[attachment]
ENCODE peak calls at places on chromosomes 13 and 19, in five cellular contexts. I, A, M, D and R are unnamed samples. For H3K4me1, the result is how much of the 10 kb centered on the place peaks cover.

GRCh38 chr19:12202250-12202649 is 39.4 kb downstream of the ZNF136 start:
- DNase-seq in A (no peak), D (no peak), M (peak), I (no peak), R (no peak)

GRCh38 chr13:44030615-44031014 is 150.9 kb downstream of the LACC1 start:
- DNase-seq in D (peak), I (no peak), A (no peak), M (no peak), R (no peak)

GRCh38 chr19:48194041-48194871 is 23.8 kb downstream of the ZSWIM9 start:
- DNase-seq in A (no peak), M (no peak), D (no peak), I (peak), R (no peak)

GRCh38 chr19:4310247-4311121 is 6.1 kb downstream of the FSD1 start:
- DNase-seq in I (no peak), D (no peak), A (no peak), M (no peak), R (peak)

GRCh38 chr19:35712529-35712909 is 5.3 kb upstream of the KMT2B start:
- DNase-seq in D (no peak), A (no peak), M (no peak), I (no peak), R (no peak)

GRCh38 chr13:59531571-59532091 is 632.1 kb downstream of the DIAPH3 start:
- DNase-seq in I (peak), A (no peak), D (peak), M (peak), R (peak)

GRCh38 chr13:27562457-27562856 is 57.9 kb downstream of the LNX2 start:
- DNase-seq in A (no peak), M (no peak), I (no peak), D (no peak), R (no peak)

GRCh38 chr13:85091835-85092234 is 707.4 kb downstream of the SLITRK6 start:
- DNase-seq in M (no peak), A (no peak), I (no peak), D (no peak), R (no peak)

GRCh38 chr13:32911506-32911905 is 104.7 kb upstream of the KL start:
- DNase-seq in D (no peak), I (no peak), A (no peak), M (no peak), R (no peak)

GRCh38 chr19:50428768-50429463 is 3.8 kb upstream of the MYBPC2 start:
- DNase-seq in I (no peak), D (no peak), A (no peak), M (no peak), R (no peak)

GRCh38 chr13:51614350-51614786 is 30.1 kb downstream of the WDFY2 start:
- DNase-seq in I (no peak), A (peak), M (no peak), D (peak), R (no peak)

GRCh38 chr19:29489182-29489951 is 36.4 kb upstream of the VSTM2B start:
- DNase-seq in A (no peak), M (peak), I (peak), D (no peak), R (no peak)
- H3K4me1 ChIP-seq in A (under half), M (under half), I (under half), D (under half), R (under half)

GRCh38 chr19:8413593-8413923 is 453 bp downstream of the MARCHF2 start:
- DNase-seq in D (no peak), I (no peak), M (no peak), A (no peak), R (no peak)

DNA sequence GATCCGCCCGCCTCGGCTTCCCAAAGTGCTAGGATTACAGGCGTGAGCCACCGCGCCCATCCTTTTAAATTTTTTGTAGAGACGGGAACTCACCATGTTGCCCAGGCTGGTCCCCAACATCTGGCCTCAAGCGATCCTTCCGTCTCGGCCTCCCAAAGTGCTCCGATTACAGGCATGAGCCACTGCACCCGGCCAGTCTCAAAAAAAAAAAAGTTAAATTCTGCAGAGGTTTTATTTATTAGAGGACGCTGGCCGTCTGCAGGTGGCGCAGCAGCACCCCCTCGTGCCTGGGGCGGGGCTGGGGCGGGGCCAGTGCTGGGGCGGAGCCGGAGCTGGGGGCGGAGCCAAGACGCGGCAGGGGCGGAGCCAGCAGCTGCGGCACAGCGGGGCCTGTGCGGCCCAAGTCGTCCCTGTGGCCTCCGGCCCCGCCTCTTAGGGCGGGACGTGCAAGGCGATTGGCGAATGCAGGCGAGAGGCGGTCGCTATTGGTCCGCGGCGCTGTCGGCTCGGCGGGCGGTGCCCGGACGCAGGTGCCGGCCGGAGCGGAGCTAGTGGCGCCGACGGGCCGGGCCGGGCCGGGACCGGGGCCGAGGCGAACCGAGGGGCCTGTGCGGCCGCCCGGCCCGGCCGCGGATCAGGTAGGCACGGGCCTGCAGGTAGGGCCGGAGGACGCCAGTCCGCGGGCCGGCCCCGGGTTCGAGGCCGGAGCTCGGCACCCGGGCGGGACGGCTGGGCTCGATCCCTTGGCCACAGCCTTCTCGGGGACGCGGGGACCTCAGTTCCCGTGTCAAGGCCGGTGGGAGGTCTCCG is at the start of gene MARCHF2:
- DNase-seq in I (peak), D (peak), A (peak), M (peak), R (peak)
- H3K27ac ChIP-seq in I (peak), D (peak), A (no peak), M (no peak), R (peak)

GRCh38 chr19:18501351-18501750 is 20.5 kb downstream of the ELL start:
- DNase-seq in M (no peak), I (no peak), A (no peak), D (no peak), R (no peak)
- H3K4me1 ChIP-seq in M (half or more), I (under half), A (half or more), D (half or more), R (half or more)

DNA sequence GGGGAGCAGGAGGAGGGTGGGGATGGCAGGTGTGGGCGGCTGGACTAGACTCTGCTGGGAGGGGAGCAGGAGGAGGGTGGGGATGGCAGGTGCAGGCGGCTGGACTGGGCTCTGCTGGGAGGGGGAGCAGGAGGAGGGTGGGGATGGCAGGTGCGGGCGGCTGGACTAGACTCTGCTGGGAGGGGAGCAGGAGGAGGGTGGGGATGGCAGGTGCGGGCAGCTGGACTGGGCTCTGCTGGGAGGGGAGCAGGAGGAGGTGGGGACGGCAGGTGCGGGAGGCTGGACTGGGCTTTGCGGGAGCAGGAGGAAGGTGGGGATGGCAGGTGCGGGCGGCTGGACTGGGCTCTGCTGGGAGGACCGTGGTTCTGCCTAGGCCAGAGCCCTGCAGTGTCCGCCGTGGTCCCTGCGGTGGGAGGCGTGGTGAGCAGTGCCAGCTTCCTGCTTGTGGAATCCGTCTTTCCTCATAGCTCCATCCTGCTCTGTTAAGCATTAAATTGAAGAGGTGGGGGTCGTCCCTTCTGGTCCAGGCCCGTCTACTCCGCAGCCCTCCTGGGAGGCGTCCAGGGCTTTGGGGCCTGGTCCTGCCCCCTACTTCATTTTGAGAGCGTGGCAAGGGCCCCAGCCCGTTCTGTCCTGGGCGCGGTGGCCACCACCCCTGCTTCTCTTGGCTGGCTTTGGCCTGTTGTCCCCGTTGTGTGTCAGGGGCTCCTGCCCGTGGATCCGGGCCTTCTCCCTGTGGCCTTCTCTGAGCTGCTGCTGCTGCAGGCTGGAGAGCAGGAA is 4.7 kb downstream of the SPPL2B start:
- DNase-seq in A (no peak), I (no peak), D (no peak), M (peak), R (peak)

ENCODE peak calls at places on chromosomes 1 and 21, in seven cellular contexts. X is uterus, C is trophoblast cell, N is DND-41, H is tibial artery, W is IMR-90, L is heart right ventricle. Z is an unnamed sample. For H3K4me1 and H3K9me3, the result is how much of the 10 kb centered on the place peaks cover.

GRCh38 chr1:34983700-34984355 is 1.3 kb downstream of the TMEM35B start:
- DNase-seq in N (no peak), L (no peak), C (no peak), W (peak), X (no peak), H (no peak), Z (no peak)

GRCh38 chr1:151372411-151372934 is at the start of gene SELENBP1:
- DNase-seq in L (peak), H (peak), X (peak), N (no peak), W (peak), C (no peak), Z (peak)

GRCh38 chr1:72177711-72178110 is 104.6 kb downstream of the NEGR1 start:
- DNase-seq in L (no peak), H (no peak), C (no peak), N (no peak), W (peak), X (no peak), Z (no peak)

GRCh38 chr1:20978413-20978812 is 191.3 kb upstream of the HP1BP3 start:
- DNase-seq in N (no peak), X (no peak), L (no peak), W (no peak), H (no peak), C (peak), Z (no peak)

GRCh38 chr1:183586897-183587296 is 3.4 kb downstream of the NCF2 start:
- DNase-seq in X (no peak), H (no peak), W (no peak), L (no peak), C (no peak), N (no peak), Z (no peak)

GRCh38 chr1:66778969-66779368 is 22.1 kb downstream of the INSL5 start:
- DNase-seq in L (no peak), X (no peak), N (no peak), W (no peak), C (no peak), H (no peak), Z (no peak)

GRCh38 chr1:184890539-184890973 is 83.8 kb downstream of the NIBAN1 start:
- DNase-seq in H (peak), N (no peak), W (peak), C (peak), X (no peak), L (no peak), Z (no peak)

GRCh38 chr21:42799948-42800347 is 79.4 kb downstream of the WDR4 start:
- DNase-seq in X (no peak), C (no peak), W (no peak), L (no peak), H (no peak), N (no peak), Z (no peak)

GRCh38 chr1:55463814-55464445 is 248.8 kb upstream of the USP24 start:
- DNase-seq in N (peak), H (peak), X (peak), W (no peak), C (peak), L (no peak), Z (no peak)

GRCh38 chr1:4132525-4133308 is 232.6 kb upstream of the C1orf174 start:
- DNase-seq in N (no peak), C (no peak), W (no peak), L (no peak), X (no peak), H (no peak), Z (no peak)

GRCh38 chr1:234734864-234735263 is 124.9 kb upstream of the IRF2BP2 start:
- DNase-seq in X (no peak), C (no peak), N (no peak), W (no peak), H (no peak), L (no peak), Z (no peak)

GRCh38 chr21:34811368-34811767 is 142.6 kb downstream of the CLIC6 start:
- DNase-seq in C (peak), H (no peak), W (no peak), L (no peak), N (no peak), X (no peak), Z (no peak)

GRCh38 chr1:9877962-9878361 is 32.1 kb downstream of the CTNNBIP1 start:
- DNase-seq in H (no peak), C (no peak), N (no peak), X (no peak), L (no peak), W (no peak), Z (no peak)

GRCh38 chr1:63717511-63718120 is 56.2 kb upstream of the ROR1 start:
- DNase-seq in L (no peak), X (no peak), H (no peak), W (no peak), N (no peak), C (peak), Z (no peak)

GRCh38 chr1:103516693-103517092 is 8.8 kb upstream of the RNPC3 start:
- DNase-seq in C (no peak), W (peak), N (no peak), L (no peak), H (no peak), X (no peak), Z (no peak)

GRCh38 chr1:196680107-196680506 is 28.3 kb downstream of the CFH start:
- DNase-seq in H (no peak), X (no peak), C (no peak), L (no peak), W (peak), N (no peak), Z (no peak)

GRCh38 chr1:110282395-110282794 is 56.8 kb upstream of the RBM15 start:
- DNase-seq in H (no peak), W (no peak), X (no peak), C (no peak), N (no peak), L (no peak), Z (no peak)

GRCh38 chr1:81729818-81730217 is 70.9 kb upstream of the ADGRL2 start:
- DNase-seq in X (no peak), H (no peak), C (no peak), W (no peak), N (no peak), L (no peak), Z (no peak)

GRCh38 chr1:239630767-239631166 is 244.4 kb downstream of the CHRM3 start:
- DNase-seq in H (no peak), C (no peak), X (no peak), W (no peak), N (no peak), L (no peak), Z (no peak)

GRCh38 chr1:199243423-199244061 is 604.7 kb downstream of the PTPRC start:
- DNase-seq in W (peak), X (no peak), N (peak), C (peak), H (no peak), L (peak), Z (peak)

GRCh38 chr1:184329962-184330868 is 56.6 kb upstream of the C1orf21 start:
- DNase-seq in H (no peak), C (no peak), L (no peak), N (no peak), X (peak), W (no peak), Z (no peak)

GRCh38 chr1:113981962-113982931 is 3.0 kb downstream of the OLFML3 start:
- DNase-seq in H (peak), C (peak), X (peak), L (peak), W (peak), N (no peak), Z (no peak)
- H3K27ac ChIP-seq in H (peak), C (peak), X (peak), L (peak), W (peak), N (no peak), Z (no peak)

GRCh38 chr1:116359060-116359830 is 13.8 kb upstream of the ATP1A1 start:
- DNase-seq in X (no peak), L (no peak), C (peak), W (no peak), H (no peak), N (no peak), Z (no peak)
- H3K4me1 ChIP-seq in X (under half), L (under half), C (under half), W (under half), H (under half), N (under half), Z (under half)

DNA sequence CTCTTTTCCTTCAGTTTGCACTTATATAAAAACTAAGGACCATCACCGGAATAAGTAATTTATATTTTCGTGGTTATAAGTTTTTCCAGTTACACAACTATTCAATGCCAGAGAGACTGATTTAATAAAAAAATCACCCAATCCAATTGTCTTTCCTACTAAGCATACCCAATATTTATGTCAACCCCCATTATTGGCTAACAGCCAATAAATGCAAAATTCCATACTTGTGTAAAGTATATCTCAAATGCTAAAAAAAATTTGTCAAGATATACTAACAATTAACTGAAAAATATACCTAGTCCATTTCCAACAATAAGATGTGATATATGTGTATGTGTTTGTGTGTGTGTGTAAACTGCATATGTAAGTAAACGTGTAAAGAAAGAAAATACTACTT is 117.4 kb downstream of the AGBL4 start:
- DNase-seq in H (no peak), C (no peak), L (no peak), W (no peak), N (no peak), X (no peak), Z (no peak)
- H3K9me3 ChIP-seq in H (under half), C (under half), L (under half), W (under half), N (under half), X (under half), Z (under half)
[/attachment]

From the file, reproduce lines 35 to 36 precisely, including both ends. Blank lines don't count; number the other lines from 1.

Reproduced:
DNA sequence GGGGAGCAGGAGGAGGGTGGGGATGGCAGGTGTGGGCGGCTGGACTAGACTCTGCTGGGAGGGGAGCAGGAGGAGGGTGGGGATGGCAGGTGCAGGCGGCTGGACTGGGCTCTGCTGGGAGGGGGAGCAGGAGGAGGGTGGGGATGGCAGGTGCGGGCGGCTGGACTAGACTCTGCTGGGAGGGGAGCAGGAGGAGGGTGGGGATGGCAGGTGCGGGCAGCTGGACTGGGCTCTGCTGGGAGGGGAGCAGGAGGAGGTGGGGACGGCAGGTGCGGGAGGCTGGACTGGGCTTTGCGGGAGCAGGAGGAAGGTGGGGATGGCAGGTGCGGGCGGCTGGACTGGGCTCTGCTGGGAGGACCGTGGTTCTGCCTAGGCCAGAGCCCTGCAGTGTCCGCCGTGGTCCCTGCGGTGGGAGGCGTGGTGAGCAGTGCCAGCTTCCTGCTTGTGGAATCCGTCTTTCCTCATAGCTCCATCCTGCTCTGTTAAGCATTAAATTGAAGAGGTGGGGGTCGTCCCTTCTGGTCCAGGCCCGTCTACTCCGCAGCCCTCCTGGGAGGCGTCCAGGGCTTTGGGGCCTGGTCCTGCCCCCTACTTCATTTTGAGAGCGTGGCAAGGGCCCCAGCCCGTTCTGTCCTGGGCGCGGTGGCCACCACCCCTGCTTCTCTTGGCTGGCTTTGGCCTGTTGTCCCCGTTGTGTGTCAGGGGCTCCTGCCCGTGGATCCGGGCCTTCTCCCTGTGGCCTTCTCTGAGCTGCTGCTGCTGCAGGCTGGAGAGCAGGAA is 4.7 kb downstream of the SPPL2B start:
- DNase-seq in A (no peak), I (no peak), D (no peak), M (peak), R (peak)